They were a pair of towheaded Midwestern boys who came to baseball on different roads and, fortunately for Philadelphians, ended up at the same destination - in the tiny booth they shared for 26 summers.

As Phillies broadcasters through seasons good and bad, Richie Ashburn and Harry Kalas, who died yesterday at 73, became the most beloved announcing team in the city's sports history.

"We've been so blessed to have had Richie here with us for 45 years as a player and announcer," said Gov. Rendell. "And Harry was here nearly as long. They were two people who had dominant roles in our lives because a baseball season is such a long season. . . . If you were a Phillies fan, they were a part of your lives."

Mixing corn, wit, wisdom, a shared passion for the sport, and sometimes a little inside baseball, Kalas and Ashburn were a folksy and entertaining tandem on Phillies broadcasts from 1971 until Ashburn's passing late in the 1997 season.

"No one will ever be able to match the joy Harry and Richie Ashburn brought to our fans for all those years," Phillies chairman Bill Giles, who hired Kalas away from the Houston Astros, said in a statement yesterday.

Kalas replaced popular broadcaster Bill Campbell and was not immediately embraced by Phillies fans. But Ashburn, he always said, helped smooth the way.

"It was a situation made more bearable by his ease and grace," Kalas said last year.

Brought together in an era when there were fewer distractions, commercial and otherwise, Kalas and Ashburn quickly developed an easygoing style and a rapport with each other and the city's often-cynical fans.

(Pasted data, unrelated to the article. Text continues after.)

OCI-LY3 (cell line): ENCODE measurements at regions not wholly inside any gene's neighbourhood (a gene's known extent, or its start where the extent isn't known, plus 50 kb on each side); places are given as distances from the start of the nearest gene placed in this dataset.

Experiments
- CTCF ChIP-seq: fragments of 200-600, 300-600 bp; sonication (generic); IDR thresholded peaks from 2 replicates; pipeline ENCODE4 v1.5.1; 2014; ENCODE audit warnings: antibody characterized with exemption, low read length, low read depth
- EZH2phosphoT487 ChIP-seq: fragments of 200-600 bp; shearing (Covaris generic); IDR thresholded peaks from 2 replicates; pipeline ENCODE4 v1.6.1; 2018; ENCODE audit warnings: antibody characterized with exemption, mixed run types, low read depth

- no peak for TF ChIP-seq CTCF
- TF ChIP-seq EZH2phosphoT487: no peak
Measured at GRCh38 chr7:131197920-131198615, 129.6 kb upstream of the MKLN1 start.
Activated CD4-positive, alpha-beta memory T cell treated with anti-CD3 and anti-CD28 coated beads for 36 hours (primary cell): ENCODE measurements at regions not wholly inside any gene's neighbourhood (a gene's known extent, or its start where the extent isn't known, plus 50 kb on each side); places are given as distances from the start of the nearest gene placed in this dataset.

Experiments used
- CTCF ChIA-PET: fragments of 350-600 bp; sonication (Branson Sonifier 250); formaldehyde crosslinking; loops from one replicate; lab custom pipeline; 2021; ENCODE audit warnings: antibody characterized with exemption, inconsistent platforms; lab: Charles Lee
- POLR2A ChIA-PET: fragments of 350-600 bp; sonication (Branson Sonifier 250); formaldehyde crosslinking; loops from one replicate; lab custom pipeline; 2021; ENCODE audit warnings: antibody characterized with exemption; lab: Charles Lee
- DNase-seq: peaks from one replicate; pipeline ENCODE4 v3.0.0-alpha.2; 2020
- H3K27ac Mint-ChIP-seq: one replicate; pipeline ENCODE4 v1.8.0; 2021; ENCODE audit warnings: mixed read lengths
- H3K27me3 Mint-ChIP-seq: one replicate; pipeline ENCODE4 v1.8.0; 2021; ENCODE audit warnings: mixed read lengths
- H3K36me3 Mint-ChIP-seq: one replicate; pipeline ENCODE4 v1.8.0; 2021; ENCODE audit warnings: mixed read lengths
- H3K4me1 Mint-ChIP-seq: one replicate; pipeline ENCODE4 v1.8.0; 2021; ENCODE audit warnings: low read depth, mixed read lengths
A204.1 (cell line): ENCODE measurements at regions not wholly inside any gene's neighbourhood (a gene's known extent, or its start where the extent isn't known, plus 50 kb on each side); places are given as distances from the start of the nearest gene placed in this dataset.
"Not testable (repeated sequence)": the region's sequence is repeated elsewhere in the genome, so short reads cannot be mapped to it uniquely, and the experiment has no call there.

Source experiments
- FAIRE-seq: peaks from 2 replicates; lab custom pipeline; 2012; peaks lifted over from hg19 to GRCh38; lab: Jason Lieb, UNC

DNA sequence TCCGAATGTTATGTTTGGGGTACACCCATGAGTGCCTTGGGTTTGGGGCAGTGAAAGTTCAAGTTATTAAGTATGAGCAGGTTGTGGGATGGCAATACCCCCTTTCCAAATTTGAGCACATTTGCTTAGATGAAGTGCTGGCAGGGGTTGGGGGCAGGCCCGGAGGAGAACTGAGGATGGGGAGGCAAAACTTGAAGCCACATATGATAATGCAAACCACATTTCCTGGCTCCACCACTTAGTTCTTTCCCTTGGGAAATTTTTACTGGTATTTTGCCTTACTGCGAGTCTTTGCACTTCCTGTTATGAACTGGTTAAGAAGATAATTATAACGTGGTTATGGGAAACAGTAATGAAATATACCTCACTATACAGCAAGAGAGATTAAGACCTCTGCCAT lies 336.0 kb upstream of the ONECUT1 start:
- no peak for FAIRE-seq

Kalas had a way of provoking Ashburn's dry wit with a deadpan question or comment. And sometimes Kalas returned the favor. The more mundane the game, the better their material.

When Ashburn stumbled reading the name and address of an elderly birthday celebrant, Mildred Kummerer of Trumbauersville, Kalas paused a beat or two, then calmly asked, "So what was harder, the name or the town?"

Although Ashburn did not smoke cigarettes or drink and Kalas did both, although Ashburn played squash, tennis and golf and Kalas rarely exercised at all, although Ashburn favored a preppy, button-down wardrobe and Kalas dressed as if it were perpetually 1977, the two men got to be extremely close friends.

That was a fortuitous development since they would spend nine months a year together - in Florida at spring training, traveling and at home - for more than 21/2 decades.

"Where the chemistry really worked as well as at any time, I think, in any franchise was, of course, with Harry Kalas and Whitey Ashburn," said Curt Smith, who wrote a history of baseball's announcers, Voices of the Game. "Fans could not get enough of them. . . . They loved one another."

It was Kalas who delivered a tearful eulogy at Ashburn's private funeral.

"If you want people to remember Whitey," Kalas said, "make them laugh . . . give them joy, as Whitey did for so many people. Then Whitey's memory will be fulfilled."

He helped keep that memory alive for the next 12 years.

"Whitey and Harry were really wonderful together," Rendell said. "Let's hope that now they're reunited with each other."